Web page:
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Understand how the RMP firmware transforms commanded acceleration into peak acceleration for SCurve moves by adjusting accel/decel based on the Jerk Percent parameter.
Profiles: Command Acceleration vs. Peak Acceleration
The RMP motion firmware uses a formula to convert the "commanded acceleration" for an SCurve move to a "peak acceleration." The firmware calculates the trapezoidal profile first, then adjusts the accel/decel portions of the move based on the "Jerk Percent" parameter, while keeping the move time at a constant value. For example, a 0% jerk would look like a trapezoidal velocity profile (no jerk portion), and a 100% jerk would have no constant accel/decel (all jerks). See the table below.
Changes in Jerk Percent parameter change the accelerationdeceleration curve characteristics
The conversion formula is:
where,
max_accel is the maximum acceleration (or decel) for a pointtopoint profile.
accel is the specified acceleration (or decel) from the application code.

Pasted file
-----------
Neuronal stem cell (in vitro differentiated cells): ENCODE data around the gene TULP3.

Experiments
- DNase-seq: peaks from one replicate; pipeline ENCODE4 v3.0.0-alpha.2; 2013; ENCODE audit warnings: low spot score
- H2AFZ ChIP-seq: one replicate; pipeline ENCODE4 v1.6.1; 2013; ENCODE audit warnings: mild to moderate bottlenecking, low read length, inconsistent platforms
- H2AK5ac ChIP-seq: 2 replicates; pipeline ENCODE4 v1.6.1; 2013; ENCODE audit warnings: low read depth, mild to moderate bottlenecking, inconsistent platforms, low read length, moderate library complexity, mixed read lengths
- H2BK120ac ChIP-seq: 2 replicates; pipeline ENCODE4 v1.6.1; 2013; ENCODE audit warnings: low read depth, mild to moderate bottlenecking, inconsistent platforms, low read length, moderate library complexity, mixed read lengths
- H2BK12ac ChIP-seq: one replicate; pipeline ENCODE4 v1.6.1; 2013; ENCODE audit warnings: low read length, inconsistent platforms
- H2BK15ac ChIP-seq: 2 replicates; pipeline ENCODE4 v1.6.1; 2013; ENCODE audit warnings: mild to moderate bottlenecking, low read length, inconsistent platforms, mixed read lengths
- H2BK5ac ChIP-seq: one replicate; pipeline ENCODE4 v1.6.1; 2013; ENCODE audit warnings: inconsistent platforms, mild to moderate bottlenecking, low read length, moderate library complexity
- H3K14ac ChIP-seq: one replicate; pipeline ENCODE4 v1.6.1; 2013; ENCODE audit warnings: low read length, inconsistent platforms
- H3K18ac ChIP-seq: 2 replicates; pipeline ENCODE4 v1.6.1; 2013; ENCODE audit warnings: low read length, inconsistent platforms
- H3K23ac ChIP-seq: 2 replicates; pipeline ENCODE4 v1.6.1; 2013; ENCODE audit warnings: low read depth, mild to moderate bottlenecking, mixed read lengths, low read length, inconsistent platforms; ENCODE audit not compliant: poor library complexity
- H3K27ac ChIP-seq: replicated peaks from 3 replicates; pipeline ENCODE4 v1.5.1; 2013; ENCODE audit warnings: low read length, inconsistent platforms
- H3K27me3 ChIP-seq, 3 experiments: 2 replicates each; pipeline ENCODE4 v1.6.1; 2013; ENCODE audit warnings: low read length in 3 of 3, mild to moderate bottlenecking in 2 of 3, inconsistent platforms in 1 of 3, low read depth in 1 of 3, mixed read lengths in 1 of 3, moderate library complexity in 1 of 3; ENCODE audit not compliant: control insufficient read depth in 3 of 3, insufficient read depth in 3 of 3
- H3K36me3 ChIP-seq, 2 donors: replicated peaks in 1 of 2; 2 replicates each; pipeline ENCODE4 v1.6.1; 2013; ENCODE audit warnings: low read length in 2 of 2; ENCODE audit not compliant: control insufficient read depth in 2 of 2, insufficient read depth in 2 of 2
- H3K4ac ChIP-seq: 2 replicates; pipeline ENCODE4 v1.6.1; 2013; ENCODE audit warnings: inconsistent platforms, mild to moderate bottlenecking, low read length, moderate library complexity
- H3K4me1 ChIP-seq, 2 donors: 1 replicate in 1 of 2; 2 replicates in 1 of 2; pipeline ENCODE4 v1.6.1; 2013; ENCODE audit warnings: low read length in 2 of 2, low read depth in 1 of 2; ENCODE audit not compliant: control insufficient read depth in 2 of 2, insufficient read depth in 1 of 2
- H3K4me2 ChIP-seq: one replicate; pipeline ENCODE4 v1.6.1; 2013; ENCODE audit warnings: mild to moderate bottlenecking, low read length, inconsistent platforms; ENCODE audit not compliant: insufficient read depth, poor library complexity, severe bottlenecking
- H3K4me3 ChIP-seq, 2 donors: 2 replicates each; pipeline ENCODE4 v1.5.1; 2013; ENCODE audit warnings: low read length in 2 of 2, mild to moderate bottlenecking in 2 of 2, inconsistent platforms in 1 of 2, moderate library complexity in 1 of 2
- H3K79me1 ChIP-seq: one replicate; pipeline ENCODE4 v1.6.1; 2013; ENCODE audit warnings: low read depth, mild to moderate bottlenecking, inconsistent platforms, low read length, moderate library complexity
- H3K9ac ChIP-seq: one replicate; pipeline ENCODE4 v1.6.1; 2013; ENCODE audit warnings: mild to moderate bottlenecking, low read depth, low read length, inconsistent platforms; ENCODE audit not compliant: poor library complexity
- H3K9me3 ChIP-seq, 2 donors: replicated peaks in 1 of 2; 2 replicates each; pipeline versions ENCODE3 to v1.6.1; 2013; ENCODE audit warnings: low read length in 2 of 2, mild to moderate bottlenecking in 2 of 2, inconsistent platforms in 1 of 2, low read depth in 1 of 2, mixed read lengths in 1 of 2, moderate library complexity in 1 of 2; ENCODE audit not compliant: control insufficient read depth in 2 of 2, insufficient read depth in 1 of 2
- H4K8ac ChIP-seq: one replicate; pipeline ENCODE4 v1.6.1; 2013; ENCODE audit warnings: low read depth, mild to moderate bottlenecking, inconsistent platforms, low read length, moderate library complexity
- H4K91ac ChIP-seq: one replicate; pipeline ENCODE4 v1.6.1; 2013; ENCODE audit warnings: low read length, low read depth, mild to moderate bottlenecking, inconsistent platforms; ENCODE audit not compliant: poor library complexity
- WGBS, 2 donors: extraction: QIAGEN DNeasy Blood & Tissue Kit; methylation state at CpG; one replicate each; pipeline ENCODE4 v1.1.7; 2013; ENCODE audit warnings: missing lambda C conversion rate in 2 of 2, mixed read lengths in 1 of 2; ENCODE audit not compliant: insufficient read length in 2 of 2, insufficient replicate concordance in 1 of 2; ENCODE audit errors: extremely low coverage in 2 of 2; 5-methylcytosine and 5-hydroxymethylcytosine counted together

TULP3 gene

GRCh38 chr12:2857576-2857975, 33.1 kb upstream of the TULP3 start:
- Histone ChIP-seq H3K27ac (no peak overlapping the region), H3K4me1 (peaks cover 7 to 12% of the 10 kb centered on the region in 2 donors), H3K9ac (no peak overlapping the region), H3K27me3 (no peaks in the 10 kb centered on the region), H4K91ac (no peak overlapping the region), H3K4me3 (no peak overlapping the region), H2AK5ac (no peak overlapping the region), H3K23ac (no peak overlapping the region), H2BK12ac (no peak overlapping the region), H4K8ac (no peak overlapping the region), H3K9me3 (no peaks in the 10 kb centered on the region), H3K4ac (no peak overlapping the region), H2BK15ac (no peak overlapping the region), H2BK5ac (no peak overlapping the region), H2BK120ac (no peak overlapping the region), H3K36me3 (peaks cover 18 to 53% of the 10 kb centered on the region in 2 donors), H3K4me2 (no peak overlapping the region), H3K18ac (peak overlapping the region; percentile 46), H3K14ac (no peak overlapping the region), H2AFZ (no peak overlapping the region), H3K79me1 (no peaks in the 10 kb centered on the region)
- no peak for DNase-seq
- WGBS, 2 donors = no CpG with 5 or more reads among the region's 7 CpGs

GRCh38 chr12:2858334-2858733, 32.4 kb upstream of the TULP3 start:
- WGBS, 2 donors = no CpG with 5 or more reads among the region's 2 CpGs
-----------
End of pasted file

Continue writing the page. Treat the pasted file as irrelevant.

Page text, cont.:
jerk_percent is the specified jerk percentage (0 to 100.0) from the application code.
Specifying jerk percent is a handy way to specify jerk in your motion moves. There are some pros and cons that you should be aware of when using jerk percent.
Pros:
Jerk percent makes it easy to specify the jerk that your move will make. You can also know the change that the jerk will have on your move without having to change the move time.
Jerk percent is easy to understand from an intuitive point of view.
Cons:
Jerk percent changes the max acceleration.
A couple of cases:
In most systems there is a practical limit to acceleration, as it is proportional to current in most motor types.
As the amount of time spent in acceleration changes, so does the amount of time spent in constant jerk.